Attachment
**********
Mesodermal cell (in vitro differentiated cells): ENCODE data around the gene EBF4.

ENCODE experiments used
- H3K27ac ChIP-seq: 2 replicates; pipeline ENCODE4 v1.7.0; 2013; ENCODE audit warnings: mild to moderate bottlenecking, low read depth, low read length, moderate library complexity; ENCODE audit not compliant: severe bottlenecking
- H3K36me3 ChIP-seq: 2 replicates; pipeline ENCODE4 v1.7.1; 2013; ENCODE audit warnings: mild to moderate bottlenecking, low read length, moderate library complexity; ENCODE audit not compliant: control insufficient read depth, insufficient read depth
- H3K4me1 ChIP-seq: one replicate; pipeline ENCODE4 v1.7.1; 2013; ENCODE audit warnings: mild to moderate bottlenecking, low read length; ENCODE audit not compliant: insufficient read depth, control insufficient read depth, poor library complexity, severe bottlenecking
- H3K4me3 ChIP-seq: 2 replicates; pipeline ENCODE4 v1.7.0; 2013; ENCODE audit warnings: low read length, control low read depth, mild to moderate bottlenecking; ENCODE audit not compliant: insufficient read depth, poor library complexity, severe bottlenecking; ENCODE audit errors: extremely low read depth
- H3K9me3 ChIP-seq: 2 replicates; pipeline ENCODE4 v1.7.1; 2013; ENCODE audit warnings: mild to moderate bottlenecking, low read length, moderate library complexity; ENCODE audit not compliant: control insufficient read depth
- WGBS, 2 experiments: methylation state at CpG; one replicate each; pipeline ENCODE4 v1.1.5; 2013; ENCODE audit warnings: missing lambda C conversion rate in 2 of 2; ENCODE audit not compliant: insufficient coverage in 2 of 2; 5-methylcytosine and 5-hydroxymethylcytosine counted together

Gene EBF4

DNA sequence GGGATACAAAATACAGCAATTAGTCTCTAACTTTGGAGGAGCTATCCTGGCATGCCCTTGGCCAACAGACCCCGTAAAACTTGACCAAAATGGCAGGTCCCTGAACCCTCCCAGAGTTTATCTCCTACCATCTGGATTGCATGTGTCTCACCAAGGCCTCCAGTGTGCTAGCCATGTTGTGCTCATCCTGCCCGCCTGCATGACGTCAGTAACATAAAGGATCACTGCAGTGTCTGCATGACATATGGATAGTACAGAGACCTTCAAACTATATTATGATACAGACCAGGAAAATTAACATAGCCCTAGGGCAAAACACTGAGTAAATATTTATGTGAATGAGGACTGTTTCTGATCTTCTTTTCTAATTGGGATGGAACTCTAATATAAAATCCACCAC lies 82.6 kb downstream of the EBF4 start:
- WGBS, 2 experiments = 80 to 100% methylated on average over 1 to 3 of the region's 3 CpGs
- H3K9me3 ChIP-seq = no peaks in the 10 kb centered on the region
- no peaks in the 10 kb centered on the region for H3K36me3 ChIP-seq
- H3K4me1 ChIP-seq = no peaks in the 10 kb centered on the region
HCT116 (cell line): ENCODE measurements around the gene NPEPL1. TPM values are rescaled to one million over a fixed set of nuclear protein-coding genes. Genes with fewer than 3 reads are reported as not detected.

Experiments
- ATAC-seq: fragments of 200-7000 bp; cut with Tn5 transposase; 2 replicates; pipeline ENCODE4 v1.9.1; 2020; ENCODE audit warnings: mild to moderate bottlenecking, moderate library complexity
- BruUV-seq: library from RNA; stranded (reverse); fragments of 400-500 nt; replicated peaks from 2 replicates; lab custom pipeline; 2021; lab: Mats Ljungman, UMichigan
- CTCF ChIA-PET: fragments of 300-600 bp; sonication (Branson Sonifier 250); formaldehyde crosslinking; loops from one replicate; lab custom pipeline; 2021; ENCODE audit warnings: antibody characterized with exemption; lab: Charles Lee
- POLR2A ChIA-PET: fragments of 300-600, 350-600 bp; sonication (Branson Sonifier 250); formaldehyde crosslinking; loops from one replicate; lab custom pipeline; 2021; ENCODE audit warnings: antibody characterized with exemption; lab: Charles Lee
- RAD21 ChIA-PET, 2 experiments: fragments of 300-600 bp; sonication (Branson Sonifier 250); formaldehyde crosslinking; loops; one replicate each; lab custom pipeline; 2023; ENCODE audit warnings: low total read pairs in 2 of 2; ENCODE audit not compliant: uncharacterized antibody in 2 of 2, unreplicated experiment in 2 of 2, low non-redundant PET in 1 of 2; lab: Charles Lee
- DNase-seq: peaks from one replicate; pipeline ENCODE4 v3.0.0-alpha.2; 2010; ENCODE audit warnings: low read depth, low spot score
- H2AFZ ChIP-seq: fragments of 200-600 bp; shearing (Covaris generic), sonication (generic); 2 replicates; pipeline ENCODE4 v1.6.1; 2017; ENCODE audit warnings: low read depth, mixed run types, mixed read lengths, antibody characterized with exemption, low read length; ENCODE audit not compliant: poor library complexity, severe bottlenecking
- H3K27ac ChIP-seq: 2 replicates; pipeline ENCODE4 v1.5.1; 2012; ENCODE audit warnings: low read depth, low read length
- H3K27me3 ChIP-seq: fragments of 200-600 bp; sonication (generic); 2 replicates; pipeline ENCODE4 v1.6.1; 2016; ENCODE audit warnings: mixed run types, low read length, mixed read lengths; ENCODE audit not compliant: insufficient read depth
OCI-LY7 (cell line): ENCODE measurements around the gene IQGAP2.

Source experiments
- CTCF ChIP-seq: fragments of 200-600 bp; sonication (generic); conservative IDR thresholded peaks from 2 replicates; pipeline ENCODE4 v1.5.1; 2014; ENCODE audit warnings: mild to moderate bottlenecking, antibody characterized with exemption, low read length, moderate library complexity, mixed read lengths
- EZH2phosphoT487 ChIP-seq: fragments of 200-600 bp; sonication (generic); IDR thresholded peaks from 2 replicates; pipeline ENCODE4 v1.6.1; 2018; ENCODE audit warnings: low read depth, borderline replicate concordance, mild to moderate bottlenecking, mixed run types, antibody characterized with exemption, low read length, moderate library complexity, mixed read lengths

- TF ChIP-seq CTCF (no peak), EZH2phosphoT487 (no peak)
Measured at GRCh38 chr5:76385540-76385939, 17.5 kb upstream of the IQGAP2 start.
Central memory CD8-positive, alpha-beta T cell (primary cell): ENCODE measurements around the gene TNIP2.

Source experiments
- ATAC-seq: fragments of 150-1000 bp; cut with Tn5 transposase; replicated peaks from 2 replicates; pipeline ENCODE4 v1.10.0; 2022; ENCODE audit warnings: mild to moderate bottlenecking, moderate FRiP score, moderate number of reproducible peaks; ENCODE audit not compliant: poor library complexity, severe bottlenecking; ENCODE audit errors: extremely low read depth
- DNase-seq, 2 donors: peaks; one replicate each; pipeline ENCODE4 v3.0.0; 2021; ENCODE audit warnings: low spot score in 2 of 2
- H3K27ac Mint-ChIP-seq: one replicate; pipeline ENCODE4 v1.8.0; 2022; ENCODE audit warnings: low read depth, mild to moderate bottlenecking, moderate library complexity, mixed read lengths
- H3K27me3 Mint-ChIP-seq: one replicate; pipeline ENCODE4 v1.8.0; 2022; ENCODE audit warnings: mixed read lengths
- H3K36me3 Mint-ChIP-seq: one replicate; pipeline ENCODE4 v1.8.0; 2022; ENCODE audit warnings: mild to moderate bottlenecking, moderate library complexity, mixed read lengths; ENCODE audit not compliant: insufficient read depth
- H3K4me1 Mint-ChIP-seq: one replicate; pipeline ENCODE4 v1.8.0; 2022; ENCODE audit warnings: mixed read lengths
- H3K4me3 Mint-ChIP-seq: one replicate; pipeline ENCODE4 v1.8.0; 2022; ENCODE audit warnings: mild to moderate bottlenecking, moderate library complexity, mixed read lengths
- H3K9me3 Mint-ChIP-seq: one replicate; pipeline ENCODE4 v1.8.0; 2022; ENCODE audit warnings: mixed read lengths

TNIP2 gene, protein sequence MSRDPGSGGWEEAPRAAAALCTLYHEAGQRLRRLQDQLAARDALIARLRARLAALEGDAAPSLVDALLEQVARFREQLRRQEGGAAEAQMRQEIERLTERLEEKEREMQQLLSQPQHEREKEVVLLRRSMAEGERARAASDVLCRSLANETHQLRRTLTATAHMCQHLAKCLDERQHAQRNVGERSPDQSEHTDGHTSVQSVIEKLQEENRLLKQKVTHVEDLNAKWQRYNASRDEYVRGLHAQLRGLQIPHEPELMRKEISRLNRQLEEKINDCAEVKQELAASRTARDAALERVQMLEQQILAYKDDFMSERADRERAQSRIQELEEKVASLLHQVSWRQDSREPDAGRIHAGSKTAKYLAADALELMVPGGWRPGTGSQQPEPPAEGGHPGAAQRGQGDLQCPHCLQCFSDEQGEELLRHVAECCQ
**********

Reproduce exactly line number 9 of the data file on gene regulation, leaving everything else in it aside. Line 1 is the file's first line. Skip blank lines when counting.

Gene EBF4